IAF aircraft
IAF aircraftIDF spokesperson

American officials believe Israel is preparing to respond to Iran's massive assault in the near future, possibly even today, the Wall Street Journal reported.

Both the US and the G7 have called on Israel to show restraint after Iran launched over 300 explosive drones and missiles at Israel, including cruise missiles and ballistic missiles.

Nearly all of the projectiles were intercepted, many by the US, UK, France, and Arab nations, in addition to interceptions by the Israeli Air Force and Israel's David's Sling and Arrow missile defense systems. According to the IDF, the interception rate was 99%.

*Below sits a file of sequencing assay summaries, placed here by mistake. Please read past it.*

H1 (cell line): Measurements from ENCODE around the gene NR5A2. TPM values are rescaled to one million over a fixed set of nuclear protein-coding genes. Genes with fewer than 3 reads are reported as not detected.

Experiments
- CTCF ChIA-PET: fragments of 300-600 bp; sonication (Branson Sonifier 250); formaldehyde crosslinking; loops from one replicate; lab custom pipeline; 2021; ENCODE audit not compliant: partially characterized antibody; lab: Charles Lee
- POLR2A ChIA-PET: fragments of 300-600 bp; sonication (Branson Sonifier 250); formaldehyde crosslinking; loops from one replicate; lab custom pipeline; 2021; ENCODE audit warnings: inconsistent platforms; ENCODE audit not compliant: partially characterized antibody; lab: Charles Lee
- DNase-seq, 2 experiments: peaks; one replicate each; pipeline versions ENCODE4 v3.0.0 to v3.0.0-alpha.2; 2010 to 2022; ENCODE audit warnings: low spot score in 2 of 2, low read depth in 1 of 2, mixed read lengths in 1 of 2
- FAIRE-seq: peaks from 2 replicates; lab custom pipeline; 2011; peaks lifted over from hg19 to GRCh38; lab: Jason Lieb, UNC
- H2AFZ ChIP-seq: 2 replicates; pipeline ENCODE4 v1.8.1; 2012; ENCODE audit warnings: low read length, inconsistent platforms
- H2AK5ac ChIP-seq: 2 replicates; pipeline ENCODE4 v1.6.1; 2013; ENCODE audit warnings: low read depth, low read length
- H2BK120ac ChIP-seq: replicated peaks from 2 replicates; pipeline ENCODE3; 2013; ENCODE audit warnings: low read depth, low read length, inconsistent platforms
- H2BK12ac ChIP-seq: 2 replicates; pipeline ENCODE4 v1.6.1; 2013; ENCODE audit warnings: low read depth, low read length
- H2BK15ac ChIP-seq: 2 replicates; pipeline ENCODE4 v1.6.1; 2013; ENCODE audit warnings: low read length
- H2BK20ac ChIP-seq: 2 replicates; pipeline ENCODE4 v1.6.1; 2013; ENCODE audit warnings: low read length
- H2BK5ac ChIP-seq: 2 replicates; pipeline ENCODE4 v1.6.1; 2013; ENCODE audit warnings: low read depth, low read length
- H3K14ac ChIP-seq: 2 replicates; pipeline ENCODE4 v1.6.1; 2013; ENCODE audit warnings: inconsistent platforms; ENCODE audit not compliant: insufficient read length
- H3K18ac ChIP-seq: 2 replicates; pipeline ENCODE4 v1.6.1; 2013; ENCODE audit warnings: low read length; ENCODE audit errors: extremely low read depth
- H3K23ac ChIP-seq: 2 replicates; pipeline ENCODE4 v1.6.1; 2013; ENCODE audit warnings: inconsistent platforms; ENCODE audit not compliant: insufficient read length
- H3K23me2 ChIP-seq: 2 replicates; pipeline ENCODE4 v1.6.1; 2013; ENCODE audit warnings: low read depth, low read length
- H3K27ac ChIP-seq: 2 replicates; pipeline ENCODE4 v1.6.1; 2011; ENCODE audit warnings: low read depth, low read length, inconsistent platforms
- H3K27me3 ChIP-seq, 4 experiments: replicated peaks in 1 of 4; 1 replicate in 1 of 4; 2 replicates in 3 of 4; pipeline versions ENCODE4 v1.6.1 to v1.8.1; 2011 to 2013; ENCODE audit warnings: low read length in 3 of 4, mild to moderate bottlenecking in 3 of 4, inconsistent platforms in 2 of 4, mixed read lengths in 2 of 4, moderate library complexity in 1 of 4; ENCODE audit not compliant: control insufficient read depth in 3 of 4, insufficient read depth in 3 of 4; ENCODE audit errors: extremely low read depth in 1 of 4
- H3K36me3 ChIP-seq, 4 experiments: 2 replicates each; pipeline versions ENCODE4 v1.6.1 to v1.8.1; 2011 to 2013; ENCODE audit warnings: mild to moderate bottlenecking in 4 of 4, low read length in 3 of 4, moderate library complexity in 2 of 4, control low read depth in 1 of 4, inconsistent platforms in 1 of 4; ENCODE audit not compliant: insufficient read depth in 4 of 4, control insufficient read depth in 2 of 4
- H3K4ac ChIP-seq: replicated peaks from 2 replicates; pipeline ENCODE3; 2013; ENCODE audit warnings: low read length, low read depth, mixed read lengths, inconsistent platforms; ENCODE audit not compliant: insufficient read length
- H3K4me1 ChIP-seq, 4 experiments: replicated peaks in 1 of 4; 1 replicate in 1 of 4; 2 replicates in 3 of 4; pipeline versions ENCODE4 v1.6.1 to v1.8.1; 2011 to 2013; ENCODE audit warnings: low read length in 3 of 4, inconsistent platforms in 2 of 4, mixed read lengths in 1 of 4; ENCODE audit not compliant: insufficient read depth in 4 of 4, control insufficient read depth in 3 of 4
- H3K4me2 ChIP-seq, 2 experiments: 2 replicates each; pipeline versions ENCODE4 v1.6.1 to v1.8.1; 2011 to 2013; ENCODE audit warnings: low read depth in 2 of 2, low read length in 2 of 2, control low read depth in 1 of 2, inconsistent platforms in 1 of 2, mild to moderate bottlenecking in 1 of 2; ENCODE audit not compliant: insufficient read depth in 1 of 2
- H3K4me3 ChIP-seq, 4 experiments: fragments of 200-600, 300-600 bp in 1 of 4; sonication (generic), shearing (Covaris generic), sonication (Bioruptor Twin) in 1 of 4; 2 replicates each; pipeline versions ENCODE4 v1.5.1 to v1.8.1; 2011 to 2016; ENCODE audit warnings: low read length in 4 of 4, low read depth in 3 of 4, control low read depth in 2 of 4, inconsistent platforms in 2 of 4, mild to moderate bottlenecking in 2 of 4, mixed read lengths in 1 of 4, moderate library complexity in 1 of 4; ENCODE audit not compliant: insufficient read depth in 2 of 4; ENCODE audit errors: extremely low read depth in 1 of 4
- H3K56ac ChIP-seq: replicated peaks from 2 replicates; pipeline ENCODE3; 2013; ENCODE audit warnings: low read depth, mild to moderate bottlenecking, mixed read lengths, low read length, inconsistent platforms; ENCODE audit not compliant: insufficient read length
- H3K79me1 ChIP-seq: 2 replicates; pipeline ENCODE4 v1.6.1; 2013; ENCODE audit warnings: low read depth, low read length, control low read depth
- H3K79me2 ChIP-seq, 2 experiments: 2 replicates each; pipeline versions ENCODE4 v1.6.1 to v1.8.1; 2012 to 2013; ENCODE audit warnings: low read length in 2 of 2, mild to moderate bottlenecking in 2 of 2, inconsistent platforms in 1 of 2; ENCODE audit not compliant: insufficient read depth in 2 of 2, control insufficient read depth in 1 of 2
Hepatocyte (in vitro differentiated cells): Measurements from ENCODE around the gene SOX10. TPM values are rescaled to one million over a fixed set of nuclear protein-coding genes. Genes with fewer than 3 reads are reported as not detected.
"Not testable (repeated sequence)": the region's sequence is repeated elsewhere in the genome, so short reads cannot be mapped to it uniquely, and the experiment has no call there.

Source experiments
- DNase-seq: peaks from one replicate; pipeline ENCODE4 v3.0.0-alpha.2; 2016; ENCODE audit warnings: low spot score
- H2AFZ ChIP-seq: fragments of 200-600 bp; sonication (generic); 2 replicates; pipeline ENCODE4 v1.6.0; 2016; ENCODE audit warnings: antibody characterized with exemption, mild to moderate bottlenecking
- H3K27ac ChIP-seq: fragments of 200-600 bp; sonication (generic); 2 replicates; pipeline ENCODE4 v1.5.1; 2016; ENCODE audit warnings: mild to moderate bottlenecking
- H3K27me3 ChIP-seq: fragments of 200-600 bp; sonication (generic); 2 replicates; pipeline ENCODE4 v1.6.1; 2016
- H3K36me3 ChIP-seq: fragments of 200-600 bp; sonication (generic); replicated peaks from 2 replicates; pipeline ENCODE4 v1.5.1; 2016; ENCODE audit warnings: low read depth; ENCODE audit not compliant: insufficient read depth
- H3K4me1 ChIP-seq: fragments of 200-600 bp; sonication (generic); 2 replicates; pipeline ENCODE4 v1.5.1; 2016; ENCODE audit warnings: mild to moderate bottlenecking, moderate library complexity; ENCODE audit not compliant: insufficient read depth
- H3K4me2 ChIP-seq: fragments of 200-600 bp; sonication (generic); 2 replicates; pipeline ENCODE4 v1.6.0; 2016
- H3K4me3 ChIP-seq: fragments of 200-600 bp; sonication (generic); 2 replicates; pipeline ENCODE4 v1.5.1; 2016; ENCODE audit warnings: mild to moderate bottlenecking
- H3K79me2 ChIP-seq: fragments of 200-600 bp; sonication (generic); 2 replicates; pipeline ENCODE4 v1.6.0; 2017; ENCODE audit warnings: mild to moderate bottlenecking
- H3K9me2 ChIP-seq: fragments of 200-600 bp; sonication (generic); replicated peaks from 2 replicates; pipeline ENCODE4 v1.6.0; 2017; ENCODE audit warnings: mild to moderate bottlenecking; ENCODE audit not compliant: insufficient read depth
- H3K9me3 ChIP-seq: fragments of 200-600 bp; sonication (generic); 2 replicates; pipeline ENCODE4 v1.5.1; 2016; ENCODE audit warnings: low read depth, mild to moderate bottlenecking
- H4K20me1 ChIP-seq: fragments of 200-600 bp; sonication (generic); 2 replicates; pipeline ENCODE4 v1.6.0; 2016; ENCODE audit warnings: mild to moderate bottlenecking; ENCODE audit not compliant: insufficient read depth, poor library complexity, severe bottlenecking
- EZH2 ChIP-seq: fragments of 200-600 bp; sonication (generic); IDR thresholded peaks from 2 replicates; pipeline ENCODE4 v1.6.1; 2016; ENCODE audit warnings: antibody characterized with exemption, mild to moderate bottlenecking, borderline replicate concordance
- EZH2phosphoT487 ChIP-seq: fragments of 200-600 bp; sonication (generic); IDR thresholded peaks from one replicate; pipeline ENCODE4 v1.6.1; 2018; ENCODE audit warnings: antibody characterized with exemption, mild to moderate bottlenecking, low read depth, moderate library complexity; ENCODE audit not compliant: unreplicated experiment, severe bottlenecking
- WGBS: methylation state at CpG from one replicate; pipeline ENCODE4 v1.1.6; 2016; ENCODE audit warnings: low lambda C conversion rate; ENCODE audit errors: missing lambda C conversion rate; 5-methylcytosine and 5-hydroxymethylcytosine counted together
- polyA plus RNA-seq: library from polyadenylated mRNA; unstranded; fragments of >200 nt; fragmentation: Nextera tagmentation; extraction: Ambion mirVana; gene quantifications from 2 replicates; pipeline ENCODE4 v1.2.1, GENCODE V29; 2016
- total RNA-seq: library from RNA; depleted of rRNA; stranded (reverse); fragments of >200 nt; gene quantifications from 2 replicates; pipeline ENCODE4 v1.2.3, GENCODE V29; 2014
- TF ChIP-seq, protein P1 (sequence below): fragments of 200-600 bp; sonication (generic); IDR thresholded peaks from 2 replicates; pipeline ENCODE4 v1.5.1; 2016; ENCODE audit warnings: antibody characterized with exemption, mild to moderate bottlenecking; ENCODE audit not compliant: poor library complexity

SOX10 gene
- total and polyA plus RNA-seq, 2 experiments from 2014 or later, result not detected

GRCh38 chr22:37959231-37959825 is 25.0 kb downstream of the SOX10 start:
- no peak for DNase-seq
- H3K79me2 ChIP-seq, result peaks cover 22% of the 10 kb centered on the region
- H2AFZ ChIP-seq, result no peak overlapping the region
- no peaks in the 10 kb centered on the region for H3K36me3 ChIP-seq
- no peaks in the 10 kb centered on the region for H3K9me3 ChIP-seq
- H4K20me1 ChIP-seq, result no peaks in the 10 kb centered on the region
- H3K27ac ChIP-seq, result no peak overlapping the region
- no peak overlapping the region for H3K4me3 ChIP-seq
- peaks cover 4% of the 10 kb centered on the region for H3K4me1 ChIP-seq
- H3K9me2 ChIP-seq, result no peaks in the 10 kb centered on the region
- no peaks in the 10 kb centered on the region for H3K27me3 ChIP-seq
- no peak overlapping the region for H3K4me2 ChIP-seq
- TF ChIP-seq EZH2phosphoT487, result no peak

The US has called on Israel to treat the successful interceptions as a victory rather than retaliate.

Several scenarios for a possible retaliation were presented, including an indirect retaliation that targets Iran's proxies in the Middle East rather than Iran itself, strikes on Iranian military targets, and strikes on sites related to Iran's nuclear weapons program.

Washington Institute for Near East Policy fellow Ehud Yaari told the Journal that Israel will "have to do something about Iran at some point," but may decide not to retaliate now.

Former Israeli Ambassador to the US Michael Oren noted that while the US and other Western countries can be counted on to support purely defensive actions such as the shooting down of missiles, such support quickly evaporates when Israel begins to take offensive action against its attackers.

"It’s when we move from defense to counter-offense, we hemorrhage American support," Oren said.

In the meantime, Israeli officials told CNN that Israel was supposed to start an operation against the final Hamas battalions in Rafah this week, but postponed its start at the last minute following the Iranian attack.